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Turning a Hyperthermostable Metallo-Oxidase into a Laccase by Directed Evolution

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journal contribution
posted on 07.08.2015, 00:00 by Vânia Brissos, Maura Ferreira, Gregor Grass, Lígia O. Martins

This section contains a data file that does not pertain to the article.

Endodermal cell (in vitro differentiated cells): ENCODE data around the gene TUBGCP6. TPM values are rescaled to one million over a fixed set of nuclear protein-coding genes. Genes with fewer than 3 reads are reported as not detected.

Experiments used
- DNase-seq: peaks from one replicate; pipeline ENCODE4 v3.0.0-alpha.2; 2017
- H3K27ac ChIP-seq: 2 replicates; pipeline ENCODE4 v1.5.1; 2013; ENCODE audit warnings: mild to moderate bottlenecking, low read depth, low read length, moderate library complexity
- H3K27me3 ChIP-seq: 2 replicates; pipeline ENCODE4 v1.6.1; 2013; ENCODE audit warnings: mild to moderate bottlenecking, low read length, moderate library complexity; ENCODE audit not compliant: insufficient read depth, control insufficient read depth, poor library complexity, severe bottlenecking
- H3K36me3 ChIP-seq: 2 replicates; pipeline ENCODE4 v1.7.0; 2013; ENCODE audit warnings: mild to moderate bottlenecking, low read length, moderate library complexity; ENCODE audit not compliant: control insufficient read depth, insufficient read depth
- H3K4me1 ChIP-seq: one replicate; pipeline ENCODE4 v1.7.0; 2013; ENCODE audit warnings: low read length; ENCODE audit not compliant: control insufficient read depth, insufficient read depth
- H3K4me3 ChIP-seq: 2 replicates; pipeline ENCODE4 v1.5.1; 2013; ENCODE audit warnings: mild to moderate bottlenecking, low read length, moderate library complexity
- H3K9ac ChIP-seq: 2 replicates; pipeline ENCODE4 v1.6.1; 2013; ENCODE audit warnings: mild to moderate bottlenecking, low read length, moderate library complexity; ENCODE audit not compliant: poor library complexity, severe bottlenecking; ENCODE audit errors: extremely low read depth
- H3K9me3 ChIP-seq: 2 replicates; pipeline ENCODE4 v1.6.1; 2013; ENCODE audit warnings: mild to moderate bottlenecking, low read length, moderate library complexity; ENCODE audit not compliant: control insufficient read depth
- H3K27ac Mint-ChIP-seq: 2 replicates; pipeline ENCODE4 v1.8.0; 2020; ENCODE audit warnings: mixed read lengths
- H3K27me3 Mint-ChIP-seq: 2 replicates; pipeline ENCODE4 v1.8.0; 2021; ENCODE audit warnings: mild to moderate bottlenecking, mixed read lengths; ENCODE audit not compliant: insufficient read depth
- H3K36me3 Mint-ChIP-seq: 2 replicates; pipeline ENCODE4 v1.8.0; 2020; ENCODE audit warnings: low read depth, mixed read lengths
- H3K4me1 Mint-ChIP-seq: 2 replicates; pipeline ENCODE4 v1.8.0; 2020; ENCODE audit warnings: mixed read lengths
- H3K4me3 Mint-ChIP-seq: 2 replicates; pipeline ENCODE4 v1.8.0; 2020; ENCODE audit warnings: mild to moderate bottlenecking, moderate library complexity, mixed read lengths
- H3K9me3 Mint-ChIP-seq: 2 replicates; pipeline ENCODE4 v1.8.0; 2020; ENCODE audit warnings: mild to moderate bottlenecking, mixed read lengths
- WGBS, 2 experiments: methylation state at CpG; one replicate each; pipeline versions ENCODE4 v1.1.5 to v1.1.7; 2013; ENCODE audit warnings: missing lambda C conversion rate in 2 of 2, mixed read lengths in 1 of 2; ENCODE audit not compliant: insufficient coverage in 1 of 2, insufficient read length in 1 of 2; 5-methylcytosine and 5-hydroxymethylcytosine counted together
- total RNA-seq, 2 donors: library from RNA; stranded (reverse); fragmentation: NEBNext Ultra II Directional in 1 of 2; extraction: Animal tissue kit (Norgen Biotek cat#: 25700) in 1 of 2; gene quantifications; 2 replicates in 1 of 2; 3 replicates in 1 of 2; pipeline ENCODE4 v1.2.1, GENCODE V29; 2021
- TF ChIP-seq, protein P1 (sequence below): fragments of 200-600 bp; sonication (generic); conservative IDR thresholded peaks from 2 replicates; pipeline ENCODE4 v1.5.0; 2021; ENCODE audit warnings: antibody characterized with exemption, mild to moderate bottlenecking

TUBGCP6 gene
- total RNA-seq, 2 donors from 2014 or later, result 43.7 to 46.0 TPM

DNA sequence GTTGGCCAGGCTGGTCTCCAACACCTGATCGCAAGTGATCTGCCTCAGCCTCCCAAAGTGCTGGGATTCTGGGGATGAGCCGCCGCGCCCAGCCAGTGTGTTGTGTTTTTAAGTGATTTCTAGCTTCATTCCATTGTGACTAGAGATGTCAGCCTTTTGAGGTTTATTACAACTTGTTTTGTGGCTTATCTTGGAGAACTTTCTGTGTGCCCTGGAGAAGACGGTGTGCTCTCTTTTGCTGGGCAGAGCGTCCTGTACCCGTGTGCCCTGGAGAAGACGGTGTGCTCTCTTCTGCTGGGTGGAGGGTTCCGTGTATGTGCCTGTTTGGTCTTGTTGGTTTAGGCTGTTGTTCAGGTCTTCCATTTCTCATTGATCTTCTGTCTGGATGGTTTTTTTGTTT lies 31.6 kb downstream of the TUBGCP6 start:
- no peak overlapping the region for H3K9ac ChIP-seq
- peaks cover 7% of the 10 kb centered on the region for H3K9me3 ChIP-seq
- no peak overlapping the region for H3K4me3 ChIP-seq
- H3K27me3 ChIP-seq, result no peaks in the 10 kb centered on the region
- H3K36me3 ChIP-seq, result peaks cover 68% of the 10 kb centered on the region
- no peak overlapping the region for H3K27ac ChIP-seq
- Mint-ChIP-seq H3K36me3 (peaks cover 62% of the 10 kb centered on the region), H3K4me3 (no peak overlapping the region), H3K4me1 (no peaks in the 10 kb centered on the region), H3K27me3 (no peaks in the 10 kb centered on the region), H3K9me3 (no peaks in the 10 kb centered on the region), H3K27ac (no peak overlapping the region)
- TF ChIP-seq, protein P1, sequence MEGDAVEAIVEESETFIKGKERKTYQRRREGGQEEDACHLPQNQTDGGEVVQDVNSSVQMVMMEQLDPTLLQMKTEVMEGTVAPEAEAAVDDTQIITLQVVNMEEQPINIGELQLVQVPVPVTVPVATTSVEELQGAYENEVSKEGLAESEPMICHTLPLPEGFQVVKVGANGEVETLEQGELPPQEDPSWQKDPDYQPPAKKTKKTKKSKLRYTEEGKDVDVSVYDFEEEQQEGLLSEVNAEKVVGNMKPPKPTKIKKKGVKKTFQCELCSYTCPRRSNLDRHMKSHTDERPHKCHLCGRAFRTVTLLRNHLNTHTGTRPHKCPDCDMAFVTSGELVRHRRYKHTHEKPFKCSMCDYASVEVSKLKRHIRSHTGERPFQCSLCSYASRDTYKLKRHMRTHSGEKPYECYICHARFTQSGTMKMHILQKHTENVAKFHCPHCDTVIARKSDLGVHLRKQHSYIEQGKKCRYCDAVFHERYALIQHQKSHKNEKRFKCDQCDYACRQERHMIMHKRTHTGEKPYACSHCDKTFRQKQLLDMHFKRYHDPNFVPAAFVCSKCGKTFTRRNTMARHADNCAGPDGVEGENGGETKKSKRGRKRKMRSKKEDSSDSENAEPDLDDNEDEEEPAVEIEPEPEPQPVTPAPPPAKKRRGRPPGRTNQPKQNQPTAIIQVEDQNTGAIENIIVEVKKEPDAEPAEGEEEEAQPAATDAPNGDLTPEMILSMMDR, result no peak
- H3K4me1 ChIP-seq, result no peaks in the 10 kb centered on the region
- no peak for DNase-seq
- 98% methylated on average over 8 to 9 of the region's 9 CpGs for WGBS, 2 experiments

Multicopper oxidases are multifunctional enzymes that can be broadly divided into two functional classes: metallo-oxidases (with a robust activity toward metals, such as Cu+ or Fe2+) and laccases (with a superior catalytic efficiency for organic compounds). Laccases are green catalysts with an outstanding redox capability over a wide range of aromatic substrates using O2 as an electron acceptor and releasing water as reduced product. Hyperthermostable laccases are highly in demand for their robustness in biotechnological applications. In this study, a laboratory evolution approach was conducted to improve the specificity of the metallo-oxidase McoA from the hyperthermophilic bacterium Aquifex aeolicus for aromatic compounds. Four rounds of random mutagenesis of the mcoA-gene followed by high-throughput screening (∼94 000 clones) led to the identification of the 2B3 variant featuring a 2-order of magnitude higher catalytic efficiency (kcat/Km) than the wild-type enzyme for the typical laccase substrate ABTS (2,2′-azinobis­(3-ethyl-benzothiazoline-6-sulfonic acid)) and additionally displaying a higher activity for phenolics and synthetic aromatic dyes. Notably, the recombinant 2B3 variant, unlike the wild-type, did not show temperature-dependent aggregation, exhibiting enhanced solubility and thus higher kinetic and thermodynamic thermostability. The structural basis of the altered substrate’s catalytic efficiency and increased solubility/thermostability of the 2B3 variant are discussed on the basis of the biochemical analysis of single and double mutations of wild-type and its variants. The hyper-robustness of the evolved enzyme reported here shows clear advantages for current applications and provides a powerful tool for generation of more efficient biocatalysts for specific applications because it is widely acknowledged that thermostable proteins have an enhanced mutational robustness and evolvability.